No Image
‘Voter suppression’ rumors denied
Govt calls to adhere to national unity • Cabinet expected to set date for snap polls

KUWAIT: The government on Sunday refuted rumors circulating on social media claiming that the government was planning to change the elections law with the aim of preventing thousands of Kuwaiti citizens from voting in the upcoming snap parliamentary polls. Government spokesman Amer Al-Ajmi denied the rumors in an official statement, saying that “circulating such reports destabilizes the nation’s unity and creates divisions”. Ajmi urged citizens to ignore such reports and adhere to national unity.

The government spokesman was reacting to a heated debate on social media about calls and countercalls for the government to amend the elections law to prevent naturalized citizens from voting or contesting the elections, which will be held within two months. The Cabinet is expected to set a date for the snap polls following the dissolution of the National Assembly by HH the Amir Sheikh Mishal Al-Ahmad Al-Jaber Al-Sabah  on Feb 15 over remarks by some MPs deemed offensive to HH the Amir.

Under Kuwaiti law, fresh elections must be held within two months of dissolving the National Assembly. The Cabinet, which meets Monday, is considering setting that date in light of the holy fasting month of Ramadan, which is due to start on March 11. Local reports said the government may decide to hold the polls either just before the last 10 days of Ramadan, around the end of March, or just after Eid Al-Fitr and before April 15, the last legal day for elections.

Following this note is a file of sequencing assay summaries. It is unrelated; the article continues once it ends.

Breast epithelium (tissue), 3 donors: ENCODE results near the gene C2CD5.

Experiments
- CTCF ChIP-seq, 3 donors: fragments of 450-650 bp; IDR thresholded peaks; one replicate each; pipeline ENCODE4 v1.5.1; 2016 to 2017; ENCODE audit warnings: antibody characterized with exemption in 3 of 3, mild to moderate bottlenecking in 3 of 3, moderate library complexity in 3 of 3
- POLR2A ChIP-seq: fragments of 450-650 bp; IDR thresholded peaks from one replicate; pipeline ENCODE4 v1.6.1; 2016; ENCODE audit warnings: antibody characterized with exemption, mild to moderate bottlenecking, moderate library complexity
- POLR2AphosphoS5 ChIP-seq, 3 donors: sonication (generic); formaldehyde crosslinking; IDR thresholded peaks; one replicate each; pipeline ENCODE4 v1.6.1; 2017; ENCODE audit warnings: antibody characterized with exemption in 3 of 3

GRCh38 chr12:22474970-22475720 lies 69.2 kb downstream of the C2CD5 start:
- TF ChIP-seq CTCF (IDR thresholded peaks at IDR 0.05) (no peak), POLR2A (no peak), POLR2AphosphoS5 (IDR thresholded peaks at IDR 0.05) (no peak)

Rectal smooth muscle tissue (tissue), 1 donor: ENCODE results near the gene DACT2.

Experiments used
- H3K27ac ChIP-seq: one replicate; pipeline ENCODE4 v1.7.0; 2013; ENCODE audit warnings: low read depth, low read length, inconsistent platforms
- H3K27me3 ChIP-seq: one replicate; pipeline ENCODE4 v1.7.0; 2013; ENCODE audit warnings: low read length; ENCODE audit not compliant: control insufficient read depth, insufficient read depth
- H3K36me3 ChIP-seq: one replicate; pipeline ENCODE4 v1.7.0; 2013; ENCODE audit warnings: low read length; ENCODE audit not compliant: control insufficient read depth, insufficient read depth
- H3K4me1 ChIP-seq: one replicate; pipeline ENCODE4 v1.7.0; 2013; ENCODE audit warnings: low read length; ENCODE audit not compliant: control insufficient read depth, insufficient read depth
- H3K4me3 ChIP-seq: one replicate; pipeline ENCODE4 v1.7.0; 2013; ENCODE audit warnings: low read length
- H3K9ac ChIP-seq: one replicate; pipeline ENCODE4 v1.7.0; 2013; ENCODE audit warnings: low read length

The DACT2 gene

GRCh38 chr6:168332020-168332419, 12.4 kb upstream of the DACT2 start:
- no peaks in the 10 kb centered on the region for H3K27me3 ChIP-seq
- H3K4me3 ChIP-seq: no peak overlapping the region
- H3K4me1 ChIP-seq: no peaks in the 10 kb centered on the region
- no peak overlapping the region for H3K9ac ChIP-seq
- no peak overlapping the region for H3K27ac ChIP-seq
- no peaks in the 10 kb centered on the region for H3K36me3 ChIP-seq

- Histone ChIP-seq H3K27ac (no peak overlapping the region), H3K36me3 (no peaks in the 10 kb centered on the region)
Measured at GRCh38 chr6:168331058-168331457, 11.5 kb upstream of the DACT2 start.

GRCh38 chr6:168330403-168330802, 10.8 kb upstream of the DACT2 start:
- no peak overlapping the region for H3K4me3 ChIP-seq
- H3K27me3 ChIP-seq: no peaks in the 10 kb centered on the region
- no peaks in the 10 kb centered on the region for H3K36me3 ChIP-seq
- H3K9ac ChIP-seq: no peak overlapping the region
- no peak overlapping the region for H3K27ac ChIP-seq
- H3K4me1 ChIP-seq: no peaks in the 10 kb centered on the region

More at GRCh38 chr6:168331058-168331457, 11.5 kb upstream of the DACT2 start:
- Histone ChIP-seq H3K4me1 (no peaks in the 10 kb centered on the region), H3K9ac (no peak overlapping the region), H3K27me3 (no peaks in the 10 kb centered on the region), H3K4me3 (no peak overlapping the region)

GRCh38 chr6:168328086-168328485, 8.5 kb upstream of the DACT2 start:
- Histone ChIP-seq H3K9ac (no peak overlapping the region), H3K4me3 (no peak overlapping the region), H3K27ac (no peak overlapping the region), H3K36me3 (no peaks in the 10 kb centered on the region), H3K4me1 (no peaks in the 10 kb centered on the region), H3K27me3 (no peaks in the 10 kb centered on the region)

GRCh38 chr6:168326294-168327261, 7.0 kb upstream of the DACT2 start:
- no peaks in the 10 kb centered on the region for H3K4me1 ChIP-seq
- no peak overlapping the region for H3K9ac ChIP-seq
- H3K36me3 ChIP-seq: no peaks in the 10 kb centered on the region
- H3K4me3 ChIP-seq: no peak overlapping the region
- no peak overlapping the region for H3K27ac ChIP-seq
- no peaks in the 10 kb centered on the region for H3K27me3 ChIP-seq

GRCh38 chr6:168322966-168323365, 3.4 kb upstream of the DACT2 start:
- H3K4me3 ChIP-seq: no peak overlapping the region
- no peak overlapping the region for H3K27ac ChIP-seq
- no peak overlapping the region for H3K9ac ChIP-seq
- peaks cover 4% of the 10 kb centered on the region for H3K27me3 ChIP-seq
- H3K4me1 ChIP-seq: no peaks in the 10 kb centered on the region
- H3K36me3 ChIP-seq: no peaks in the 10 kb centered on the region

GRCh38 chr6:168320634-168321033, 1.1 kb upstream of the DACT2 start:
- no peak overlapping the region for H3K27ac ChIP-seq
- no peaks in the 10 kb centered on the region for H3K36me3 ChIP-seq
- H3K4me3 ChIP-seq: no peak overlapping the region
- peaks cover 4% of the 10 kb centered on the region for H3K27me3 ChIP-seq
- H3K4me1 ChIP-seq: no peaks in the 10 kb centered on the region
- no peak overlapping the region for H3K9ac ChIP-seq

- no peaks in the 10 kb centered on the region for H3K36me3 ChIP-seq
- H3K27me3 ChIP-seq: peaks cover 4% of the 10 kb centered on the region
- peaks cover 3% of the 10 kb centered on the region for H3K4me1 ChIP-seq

The rumors that the government denied claimed that a plan was underway to amend the election law to cancel a 1994 law that treated children of naturalized citizens as original Kuwaitis. Under Kuwaiti law, Kuwaitis by birth, known as original citizens, who or their ancestors had lived in the country before 1920, hold first-degree citizenship. Naturalized Kuwaitis hold citizenship from two to eight, depending on the article in the law upon which they were given citizenship.

Under the election law before the amendment, only original Kuwaitis could vote and contest the polls. Naturalized Kuwaitis can only vote after 20 years of obtaining citizenship and are barred for life from running in elections. However, in 1994, the National Assembly introduced a major amendment to the law known as law 44,1994, stating that children of naturalized Kuwaiti men born after obtaining citizenship are considered Kuwaitis by birth or original citizens.

That gave thousands of Kuwaitis the right to vote and contest parliamentary polls, which dramatically changed the Kuwaiti election map. For several months, some activists have bluntly called for canceling law 44/1994, which effectively means depriving hundreds of thousands of citizens of the right to vote and contest polls. The debate over this critical issue intensified after the dissolution of the Assembly and before crucial snap polls in the next 60 days.

The rapid and widespread development of technology has led to the emergence of a generation that struggles to keep pace with the latest advancements in science. In the past, illiteracy and ignorance were primarily defined by the inability to read an...
The measure of success for strategic plans lies in active participation in the implementation process. Conversely, centralization signifies failure. In Kuwait, we have six governorates, each delineated by clear boundaries marked by signs in the stre...